EYE STROKE not showing on MRI??

I was told by my eye doctor I had a stroke in my eye, but the MRI doesn't anything. I have pain in my eye mainly my left eye, blurred vision, light sensitivity, my eyes dilate at their own convenience. I had a da-vinci surgery and was given 3 times the amount of anesthesia which has caused my blood pressure during surgery to drop quickly now I need to figure out how to get my eyes fixed.

8 Replies

  • I'm not really sure what you are asking?

    Do you have APS? Are you on any anti coagulation? Perhaps if you give a bit more info and a location someone may be able to help you.

  • Hi, do you have a diagnosis of Hughes Syndrome/APS? MaryF

  • Again it is not clear whether you have APS, which is relevant. If you have APS and are anti-coagulated-and you had to discontinue meds and bridge prior to surgery there is reason to suspect you may indeed had some TIA or vascular event....secondary to a thrombosis....even if not and you have APS, you are describing symptoms of Ocular Migraine...which may have a strong vascular/oxygen trigger...in either situation----an "eye stroke" suggests either an occulsion of an artery or vein in the retinal circulation....Ocular Migraine is related to cerebral causes generally and not intraocular causes...you NEED to a specialist Ophthalmologist quickly...should be someone who is a neurophthalmologist....

  • I hope you're ok, I can see this is alarming but please don't panic.

    There are different options which you can follow.

    First if you can get an appointment quickly, you can down to an opticians - such as a Boots or Vision Express. Any which is reputable and fairly large. This is because they will be able to examine you in the first instance with their equipment. It's also not going to cost too much and it can be done quickly - you won't have to wait for ages in A and E and yet you can be referred to the right department or A&E. Contact them and say you need to be seen by the optometrist as an emergency because of eye health issues. They will be able to examine your eyes using various specialist equipment (which is mostly the same as the equipment in hospital). They will then be able to identify possibly either the cause of the left eye problem, but definitely whether there are signs of issues in the eye and what the general issue is. with regard to the eye health specifically.

    If needed they will write a report or letter for you to take to the Emergency Hospital or the relevant Hospital Department and tell you what your next step is.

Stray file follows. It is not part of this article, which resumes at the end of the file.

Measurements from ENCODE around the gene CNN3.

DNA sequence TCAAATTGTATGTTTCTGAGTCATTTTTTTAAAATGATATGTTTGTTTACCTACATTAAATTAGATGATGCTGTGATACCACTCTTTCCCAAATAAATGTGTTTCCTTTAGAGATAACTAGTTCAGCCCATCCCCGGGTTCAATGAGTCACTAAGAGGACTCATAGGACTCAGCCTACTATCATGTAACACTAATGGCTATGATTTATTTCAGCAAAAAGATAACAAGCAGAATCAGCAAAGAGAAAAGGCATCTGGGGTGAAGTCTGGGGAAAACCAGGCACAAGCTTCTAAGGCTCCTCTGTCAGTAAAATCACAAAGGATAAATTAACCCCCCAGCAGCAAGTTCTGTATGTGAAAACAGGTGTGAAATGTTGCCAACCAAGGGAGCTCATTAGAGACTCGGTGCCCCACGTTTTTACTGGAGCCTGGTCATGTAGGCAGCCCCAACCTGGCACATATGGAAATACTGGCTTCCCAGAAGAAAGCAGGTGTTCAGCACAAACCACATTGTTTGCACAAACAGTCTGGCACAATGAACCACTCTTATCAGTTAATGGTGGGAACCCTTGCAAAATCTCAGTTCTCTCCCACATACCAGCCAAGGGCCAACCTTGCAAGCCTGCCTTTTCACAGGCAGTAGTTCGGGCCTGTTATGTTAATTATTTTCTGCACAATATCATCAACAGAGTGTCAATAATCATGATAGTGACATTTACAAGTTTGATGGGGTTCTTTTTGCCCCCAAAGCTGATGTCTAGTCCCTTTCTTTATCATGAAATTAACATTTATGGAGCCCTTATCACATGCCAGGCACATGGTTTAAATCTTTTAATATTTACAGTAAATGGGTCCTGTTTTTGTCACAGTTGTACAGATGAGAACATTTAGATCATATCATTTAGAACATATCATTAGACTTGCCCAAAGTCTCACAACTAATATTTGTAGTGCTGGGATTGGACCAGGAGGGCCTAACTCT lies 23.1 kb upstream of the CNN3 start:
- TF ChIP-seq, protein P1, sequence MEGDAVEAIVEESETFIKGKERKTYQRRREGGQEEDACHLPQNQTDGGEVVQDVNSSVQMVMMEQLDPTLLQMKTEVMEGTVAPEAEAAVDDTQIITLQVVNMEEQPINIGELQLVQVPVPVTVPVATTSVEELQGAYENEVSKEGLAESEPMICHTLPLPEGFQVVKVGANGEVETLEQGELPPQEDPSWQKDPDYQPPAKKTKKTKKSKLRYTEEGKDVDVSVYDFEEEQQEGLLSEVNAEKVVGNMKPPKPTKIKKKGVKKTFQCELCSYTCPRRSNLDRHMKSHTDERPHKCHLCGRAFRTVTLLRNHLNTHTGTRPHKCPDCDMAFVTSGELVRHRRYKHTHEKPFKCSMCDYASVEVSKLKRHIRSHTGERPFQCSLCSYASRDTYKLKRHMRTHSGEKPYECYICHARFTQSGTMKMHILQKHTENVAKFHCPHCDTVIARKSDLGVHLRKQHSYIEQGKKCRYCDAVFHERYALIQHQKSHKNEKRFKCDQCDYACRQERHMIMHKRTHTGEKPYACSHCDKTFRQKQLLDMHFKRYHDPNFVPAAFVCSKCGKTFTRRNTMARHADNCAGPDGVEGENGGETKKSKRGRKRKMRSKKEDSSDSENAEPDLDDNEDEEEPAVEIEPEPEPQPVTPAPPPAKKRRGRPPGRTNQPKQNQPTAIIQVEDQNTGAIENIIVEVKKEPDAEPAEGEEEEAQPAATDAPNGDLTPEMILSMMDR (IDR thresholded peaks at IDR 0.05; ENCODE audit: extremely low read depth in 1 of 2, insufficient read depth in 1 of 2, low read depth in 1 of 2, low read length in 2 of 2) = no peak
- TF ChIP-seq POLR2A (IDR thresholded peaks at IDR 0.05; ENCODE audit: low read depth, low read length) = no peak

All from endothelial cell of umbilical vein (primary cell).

Personally, I would recommend this approach if this is convenient and can be quickly done (as optometrists are specialists in eye health and have the same equipment as in eye hospitals they can often much more quickly identify the eye issue than, say a GP, who does not have the necessary equipment).

    I would make sure, if possible you are accompanied by a family member of friend for emotional support. This is because while the optometrist has the knowledge and skills to be able to assess your eye quickly and efficiently, the opticians are usually a place where everyone else is not an emergency so it helps to have some moral support. Whilst in effect a lot of the tests they will do at the opticians are very similar to the tests at an Eye Department you may feel more reassured simply getting to an Eye Hospital in which case it would be worth doing that. If you feel that you would feel like you were delaying.

    If you prefer you can go to the Emergency Department of your nearest hospital. This is good because they will be able to help you overall and be in a good position to see if there are links which are not identified between the different issues and which is the best way forward.

    Or if you have an Eye Emergency Department in your area you can go to this.

    Of course, in the Emergency Departments there will be quite long waits which can, when one has a worry an eye, cause you to worry even more. Again, if possible try to get someone to support you at the hospital for moral support.

    Anything apparently serious which happens to your eye can be extremely worrying and alarming, and I believe eyes are perhaps more frightening than having many other parts of your body having a problem, they are so vital to everything that we do, so I totally see why this is alarming. There can be lots of causes and it is important you get the best help possible. It should also be noted that eyes can and do make excellent recoveries.

    Please identify a person to help you if you can. Please consider attending Opticians and have a full eye health examination or attending A&E.

    Let us know how you go....

  • I had this happen after cataract surgery. This is what led to the discovery that I have APS. My neuro-opthamologist ordered some blood tests when I saw him two months later. Damage to the optic nerve can be seen on pictures of the optic nerve taken in the specialist's office. I also developed glaucoma in that eye only. If you haven't had the blood test done get them as soon as possible. I am only on aspirin and have had very little improvement in the vision in that eye

  • Whether or not, you have APS is something you need to explore asap. But first, or in tandem, you need to see an ophthalmologist, preferably a neuro-ophthalmologist. They have truly amazing diagnostic equipment. I was found to have bleeds in one of my eyes, which was fixed rather easily with laser surgery (sounds scary, but really very simple).

  • Wishing you well. Please let us know how you get on if you would like to.

  • Yes, the communication is important on this site. So if you have got APS (?) please tell us how you get on as we learn so much from our own and members experiences and stories.

    Best wishes from Kerstin in Stockholm

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